What’s Next?

Federal Regulations

U.S. EPA is currently in the process of reviewing the existing Subpart KKK and LLL NSPS regulations and the Subpart HH and HHH NESHAP regulations to assess whether they are sufficiently stringent.  As part of this review, U.S. EPA is examining operations across the entire sector with the goal of identifying emission sources, quantifying emissions from these sources, considering mitigation opportunities, and analyzing environmental and economic impacts.  To date, U.S. EPA has identified several types of emission sources at natural gas facilities that are not governed by the current rules, including gas-driven pneumatic devices, reciprocating compressor rod packing, and leaks from pipelines and compressor stations.  U.S. EPA expects to complete the review and take final action by November 2011.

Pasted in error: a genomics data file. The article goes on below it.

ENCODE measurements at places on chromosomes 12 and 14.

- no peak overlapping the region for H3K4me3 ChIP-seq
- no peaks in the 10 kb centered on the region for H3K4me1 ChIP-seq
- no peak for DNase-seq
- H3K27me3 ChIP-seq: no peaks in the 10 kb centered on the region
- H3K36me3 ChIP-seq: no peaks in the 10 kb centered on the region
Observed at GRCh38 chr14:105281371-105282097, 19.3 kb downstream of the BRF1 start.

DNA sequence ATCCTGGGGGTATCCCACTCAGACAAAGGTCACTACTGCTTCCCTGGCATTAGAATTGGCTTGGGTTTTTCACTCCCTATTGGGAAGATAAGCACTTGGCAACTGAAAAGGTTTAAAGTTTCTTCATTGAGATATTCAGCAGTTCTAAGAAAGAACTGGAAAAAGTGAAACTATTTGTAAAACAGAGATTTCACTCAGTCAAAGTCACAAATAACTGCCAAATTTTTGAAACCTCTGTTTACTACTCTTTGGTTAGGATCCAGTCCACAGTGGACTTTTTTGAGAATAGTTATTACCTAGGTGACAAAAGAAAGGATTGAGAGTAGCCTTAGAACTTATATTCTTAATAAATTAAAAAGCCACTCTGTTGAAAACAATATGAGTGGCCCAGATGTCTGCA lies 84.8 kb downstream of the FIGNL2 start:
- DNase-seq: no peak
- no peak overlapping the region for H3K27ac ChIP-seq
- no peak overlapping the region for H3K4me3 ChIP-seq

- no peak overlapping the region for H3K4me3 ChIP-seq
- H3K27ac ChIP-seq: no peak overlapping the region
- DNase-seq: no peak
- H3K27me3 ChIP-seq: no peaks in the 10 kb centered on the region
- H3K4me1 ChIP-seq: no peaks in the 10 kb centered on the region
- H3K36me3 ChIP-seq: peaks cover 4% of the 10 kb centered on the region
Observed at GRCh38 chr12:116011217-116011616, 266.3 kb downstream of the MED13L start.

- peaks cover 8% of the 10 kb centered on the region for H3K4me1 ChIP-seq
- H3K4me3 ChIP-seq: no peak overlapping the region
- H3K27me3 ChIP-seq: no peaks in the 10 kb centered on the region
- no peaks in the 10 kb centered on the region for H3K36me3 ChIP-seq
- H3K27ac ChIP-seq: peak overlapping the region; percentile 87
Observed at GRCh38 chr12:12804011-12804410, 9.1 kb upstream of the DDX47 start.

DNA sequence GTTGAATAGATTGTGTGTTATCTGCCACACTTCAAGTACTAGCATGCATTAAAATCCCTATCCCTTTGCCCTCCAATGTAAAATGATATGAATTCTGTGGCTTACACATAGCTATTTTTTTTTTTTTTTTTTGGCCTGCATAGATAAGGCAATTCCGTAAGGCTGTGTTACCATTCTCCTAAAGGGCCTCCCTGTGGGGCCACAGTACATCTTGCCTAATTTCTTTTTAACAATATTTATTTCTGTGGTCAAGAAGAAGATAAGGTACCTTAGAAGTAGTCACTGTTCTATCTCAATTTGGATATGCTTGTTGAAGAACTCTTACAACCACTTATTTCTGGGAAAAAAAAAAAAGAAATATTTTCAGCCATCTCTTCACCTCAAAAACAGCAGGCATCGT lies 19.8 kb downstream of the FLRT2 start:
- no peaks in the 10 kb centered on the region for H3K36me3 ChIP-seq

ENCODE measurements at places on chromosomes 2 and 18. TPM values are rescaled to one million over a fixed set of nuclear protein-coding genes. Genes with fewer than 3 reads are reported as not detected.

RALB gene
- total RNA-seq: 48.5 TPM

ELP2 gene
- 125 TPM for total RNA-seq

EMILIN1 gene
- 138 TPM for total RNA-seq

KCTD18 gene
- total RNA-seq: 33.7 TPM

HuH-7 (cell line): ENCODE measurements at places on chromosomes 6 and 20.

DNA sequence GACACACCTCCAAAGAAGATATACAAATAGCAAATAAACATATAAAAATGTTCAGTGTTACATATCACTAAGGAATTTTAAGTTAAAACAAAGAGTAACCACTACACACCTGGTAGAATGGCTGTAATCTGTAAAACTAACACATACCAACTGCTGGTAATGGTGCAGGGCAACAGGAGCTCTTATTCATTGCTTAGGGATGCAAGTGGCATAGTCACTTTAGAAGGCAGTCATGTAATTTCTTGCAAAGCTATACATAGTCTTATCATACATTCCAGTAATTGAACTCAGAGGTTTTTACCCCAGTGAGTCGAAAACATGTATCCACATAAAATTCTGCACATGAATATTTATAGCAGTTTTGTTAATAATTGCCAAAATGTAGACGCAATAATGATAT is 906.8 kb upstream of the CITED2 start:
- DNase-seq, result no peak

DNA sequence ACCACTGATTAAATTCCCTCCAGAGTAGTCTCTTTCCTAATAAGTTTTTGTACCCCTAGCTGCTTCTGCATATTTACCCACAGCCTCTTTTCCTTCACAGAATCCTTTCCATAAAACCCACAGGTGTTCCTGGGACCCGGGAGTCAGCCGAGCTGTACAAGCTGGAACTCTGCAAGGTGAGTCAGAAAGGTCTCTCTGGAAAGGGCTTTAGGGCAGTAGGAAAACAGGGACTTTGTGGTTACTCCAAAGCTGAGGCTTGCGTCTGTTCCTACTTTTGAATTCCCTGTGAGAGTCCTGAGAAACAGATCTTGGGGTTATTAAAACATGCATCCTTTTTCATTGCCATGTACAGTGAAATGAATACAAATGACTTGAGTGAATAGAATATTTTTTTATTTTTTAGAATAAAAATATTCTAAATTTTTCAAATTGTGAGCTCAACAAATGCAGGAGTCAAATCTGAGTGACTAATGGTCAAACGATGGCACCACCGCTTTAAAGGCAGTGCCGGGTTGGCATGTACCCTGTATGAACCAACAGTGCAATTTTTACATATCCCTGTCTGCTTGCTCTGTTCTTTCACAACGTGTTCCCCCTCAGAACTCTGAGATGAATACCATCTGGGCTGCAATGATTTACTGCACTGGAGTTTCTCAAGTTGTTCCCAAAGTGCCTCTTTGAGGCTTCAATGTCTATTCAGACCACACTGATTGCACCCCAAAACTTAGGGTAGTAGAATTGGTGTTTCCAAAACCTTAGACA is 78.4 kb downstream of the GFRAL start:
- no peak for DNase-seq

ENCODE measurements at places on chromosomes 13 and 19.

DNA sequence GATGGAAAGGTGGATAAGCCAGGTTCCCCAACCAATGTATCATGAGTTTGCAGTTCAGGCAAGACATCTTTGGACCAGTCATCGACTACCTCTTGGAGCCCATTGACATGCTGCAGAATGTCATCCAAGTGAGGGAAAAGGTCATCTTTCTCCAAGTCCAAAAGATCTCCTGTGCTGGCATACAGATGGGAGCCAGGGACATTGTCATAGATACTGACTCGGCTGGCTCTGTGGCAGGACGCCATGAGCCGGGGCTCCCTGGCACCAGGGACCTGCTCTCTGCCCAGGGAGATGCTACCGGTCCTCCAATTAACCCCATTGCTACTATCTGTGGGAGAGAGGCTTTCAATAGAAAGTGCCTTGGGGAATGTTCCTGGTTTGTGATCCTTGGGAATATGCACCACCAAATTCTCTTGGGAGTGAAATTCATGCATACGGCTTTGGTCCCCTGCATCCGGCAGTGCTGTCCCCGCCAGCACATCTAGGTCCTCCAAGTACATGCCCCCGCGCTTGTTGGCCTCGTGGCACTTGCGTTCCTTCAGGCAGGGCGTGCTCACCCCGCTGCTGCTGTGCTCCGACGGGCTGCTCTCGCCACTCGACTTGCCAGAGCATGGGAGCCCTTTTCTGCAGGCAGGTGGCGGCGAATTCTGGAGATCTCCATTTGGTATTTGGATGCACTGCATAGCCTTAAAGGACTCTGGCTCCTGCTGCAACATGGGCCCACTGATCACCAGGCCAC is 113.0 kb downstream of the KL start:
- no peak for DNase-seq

State Regulations

PADEP recently rescinded their Technical Guidance for Performing Single Stationary Source Determinations for the Oil and Gas Industries and reopened the public comment period.  PADEP feels that it is “appropriate to seek a comprehensive public comment period” for this Technical Guidance as well as for proposed revisions to GP-11 (General Plan Approval and/or General Operating Permit for Non-road Engines) and for the Air Quality Permit Exemption list.  PADEP will be accepting written comments until May 26, 2011. However, they will continue to make single source determinations on a case-by-case basis (in accordance with current U.S. EPA source aggregation guidance) to determine applicability of Prevention of Significant Deterioration (PSD), Nonattainment New Source Review (NNSR), and Title V operating permit requirements.